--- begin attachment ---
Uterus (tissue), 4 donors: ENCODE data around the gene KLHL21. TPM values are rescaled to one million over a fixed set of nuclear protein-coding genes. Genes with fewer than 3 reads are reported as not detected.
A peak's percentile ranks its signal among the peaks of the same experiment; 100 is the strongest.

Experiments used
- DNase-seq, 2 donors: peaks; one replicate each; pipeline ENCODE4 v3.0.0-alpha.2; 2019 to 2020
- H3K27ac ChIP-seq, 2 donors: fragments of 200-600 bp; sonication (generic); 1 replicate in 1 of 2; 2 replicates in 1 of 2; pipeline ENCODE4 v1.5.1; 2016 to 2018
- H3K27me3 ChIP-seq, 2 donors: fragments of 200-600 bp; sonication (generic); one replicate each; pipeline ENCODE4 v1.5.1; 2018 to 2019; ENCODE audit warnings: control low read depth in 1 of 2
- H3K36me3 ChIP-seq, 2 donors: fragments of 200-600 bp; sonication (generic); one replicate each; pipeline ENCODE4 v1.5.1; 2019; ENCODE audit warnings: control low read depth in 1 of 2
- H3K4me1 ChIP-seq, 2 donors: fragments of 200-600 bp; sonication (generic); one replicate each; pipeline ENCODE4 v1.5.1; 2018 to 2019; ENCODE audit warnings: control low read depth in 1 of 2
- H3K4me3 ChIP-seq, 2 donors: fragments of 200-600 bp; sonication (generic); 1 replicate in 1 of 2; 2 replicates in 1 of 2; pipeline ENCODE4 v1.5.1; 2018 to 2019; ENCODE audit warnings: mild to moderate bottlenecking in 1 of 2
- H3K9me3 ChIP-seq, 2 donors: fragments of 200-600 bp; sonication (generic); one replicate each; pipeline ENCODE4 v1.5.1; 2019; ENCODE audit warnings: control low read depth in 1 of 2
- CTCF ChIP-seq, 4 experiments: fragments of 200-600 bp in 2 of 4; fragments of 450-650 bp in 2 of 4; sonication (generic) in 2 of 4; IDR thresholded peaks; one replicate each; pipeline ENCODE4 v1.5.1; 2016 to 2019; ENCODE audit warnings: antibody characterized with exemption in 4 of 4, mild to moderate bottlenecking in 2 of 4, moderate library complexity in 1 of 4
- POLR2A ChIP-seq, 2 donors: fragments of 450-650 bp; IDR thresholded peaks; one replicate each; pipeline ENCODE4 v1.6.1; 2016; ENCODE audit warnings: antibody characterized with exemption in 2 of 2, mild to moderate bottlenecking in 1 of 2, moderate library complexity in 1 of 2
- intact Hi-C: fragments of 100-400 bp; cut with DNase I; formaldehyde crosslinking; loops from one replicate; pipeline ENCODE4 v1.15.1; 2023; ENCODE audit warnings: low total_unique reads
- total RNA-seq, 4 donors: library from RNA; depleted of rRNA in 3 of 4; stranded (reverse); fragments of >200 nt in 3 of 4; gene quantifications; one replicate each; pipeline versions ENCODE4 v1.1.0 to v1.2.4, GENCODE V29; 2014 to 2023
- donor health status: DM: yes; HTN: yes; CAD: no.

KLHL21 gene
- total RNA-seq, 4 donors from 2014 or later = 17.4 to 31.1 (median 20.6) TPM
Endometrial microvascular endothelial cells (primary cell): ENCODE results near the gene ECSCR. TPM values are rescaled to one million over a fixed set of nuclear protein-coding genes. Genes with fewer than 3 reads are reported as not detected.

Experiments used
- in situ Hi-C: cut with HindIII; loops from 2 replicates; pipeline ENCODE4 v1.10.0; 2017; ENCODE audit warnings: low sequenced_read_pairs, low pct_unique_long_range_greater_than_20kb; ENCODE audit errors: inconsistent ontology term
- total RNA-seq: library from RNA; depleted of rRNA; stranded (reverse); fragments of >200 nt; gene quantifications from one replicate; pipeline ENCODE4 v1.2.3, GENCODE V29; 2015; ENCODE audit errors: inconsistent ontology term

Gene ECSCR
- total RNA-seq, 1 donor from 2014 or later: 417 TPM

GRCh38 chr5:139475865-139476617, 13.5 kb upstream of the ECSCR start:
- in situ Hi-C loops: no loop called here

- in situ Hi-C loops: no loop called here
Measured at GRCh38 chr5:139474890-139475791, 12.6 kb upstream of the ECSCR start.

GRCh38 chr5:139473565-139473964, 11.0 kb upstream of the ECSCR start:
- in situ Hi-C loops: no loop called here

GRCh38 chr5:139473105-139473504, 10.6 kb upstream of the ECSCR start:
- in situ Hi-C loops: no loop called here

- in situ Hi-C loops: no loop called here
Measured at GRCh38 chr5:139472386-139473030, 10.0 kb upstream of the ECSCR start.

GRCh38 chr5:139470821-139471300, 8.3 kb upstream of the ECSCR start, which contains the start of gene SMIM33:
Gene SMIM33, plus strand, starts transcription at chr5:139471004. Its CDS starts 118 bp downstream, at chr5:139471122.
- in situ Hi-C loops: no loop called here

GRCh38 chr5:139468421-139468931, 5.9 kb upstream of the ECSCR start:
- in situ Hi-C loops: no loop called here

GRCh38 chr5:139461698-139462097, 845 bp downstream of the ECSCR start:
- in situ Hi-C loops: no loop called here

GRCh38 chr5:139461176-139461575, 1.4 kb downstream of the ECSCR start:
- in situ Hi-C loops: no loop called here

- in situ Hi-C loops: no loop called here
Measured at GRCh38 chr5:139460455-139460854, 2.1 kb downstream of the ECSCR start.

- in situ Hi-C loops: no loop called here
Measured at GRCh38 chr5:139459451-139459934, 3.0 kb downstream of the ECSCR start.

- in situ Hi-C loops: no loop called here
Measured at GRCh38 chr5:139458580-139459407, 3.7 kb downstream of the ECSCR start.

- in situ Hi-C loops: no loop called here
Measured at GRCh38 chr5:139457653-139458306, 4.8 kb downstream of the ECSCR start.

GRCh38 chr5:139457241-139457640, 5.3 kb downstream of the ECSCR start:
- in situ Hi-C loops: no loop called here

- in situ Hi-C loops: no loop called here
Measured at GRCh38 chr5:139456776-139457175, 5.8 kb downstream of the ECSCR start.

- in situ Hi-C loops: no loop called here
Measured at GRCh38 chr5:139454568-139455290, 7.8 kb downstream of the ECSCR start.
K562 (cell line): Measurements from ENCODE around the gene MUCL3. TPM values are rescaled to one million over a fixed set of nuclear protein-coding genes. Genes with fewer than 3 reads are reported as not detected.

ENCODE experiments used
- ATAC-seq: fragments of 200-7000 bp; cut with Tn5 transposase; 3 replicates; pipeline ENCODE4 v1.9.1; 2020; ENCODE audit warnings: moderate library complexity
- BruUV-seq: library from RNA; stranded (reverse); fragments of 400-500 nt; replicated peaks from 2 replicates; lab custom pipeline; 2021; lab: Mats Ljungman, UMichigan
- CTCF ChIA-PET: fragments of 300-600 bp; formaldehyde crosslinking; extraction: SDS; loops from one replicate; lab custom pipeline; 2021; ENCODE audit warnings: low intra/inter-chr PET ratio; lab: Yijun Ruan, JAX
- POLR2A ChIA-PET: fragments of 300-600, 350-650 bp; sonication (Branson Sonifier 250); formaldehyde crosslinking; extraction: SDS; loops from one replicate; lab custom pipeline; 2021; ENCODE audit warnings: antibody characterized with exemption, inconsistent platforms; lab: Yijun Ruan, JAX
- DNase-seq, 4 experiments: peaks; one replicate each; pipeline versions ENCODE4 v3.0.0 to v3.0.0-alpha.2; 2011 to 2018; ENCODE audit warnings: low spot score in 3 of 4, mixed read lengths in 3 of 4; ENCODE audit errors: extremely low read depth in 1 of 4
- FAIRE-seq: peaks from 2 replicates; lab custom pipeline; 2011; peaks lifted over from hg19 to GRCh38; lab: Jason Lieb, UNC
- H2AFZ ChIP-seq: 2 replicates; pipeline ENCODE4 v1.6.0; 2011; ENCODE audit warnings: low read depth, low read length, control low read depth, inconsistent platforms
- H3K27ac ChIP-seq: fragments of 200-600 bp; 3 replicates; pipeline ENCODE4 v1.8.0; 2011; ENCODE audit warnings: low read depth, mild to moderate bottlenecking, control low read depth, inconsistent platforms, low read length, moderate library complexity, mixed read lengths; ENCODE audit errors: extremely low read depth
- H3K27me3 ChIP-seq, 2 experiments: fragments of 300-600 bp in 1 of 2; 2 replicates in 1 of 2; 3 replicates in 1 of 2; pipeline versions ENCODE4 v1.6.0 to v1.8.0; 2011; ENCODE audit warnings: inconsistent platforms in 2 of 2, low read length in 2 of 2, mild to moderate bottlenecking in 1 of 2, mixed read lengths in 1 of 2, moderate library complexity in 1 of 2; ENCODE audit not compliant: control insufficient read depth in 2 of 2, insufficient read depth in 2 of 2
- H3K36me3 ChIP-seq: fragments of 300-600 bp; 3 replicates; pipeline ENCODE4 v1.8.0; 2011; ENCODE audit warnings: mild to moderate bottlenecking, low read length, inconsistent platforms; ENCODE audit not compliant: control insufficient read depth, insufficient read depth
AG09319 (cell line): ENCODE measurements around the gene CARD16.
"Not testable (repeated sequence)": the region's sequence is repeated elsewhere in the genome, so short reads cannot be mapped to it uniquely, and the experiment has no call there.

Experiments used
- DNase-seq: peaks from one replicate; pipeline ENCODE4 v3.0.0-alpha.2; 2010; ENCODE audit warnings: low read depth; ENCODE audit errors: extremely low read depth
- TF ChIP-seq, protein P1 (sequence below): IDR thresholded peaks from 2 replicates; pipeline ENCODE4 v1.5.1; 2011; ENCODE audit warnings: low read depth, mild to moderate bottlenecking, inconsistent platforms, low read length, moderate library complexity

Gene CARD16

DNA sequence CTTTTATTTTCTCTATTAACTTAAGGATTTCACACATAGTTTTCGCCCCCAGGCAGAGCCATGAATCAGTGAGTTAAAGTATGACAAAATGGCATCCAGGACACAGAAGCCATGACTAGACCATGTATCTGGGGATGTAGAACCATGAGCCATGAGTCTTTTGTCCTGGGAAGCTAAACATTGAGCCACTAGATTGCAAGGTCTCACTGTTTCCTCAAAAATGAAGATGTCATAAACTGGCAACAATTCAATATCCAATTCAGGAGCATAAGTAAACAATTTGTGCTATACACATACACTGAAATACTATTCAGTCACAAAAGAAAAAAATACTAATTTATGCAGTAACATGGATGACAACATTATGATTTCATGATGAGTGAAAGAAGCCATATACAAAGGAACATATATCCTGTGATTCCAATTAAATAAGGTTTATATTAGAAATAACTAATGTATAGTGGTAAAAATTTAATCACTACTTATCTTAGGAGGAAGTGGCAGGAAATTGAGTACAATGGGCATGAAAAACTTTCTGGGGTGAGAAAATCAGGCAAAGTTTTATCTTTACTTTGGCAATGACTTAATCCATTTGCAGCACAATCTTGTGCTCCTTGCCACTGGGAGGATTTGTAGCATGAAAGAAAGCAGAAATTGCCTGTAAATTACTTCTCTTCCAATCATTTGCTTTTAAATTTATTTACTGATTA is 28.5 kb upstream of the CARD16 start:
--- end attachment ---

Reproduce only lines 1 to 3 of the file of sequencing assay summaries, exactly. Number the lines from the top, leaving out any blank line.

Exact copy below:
Uterus (tissue), 4 donors: ENCODE data around the gene KLHL21. TPM values are rescaled to one million over a fixed set of nuclear protein-coding genes. Genes with fewer than 3 reads are reported as not detected.
A peak's percentile ranks its signal among the peaks of the same experiment; 100 is the strongest.

Experiments used